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Annual Flowers That Drape

By Fern Fischer ; Updated September 21, 2017

For eye-catching floral displays this summer, try growing some annual flowers that drape. Many annual flowers that drape can be used to fill in and cascade over a retaining wall, or they make lovely waterfall effects from hanging baskets. Cascading annuals enhance single specimen plants as well as containers filled with a mini-garden of flowering plants. Flowers that drape add an element of softness, giving your garden an air of elegance.

Black-eyed Susan Vine

Black-eyed Susan Vine (Thunbergia alata) is native to Africa. Thunbergia is a long trailing vine that is sometimes used to cover fences, but it can be pruned back. Pruned vines will branch, and the flexible branches can easily be trained to drape as filler flowers for containers or from hanging baskets. The flowers are about one inch in diameter, and colors range from golden yellow to lemon yellow and white. The six-petal flowers have a black “eye." Start seed indoors in April with warm soil (75 to 80 degrees) and grow the plants in cool temperatures, about 50 degrees. Transplants will bloom beginning in June.

Wave® Petunias

Wave petunias were introduced in 1985 in one color, rose. Since that time, five more color choices have been added, including pinks, deep purple, and lavender. Wave petunias are also known as ground-cover petunias, due to their spreading habit. In beds, one Wave plant can cover up to four sq. ft. with gorgeous, non-stop flowers. Used along a wall or in a container, a Wave petunia drapes with a lovely effect, since each branch is covered with blossoms. The flowers never need to be pinched back or deadheaded.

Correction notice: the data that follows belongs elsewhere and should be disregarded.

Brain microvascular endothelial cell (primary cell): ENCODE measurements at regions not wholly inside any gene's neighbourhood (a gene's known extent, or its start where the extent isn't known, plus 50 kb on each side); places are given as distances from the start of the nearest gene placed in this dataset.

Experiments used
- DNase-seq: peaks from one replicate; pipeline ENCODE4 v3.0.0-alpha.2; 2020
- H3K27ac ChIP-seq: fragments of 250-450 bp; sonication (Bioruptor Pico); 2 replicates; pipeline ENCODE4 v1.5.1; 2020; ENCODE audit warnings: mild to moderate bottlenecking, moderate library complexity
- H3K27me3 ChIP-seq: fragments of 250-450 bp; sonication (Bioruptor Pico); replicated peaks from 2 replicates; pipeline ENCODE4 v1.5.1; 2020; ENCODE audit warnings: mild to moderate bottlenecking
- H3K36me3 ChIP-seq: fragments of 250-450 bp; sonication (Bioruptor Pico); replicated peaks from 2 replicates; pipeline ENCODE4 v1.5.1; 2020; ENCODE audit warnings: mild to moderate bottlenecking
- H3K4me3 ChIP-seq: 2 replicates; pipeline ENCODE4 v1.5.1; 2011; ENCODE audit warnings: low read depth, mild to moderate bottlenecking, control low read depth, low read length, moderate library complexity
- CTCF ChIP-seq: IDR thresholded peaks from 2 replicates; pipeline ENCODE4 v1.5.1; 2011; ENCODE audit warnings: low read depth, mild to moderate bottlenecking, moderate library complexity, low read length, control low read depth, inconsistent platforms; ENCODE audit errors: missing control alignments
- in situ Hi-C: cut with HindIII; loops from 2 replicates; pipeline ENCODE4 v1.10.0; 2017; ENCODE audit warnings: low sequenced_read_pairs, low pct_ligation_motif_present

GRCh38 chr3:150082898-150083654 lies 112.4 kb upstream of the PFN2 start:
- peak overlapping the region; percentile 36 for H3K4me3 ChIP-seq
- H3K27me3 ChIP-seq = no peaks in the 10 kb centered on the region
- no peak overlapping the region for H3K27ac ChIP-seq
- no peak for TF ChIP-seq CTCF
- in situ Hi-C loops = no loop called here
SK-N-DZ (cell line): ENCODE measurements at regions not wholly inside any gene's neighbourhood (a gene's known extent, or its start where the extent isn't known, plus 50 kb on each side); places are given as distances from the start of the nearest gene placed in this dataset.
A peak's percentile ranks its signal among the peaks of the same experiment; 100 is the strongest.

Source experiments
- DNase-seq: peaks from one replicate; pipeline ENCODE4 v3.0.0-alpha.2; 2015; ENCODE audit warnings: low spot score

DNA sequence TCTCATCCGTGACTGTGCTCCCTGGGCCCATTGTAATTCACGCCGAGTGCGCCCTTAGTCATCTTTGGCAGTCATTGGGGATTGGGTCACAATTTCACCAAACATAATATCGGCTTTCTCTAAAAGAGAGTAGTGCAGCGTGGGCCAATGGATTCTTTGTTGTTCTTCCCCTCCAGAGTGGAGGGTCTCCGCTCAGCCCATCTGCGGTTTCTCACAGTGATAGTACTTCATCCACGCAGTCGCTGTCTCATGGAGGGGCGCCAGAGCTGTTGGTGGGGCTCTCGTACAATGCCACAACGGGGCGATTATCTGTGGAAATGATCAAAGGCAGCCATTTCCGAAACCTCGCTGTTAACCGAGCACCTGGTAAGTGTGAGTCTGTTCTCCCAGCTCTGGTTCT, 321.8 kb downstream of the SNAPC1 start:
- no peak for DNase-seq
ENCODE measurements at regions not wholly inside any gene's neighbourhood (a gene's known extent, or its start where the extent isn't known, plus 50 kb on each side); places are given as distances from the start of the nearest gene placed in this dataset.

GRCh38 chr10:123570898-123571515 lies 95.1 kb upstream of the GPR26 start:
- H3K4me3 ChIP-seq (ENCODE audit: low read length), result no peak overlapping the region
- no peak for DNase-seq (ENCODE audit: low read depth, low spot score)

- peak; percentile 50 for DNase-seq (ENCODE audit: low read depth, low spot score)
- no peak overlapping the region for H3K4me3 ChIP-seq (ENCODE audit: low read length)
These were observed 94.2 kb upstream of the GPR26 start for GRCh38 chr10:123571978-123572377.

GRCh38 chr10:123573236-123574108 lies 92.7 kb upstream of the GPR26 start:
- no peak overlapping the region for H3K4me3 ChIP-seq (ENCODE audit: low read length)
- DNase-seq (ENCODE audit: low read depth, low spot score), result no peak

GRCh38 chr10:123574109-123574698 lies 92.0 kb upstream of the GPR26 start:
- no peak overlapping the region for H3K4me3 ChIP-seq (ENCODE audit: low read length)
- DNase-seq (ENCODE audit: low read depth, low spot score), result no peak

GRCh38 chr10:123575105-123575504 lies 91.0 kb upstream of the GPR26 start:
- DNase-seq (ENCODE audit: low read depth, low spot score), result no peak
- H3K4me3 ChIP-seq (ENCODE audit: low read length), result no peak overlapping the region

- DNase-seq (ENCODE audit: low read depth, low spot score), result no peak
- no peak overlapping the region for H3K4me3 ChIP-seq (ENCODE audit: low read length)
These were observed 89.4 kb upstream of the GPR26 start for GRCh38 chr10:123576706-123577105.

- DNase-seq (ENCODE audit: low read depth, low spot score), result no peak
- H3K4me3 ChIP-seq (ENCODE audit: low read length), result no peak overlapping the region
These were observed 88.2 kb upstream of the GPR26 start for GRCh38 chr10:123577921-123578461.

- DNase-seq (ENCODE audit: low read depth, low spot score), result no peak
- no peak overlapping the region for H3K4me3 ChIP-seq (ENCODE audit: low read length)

Lobelia is available in many colors, including red, white, pink, lavender, and true blue. Trailing varieties of lobelia are rather small, about six to eight inches high, but they spread and drape over the edges of hanging baskets, containers, walls, borders and window boxes. The seed is extremely tiny, almost dust-like. Do not cover the seed, but gently press it onto the surface of sterile starting mix; it germinates in 5 to 10 days. Keep the soil pH neutral. Lobelia does not like acid soil, so do not add peat. Grow lobelia in cool temperatures, about 45 to 50 degrees. Transplant the seedlings in clumps of four or five plants when they are about one or two inches tall. Keep the soil moist, but not soggy. Lobelia needs about twelve weeks from seed to flower, and it does best when it is started indoors early and transplanted. Once it has been transplanted, it will be covered with flowers until fall.


About the Author


Fern Fischer's print and online work has appeared in publications such as Midwest Gardening, Dolls, Workbasket, Quilts for Today and Cooking Fresh. With a broader focus on organic gardening, health, rural lifestyle, home and family articles, she specializes in topics involving antique and modern quilting, sewing and needlework techniques.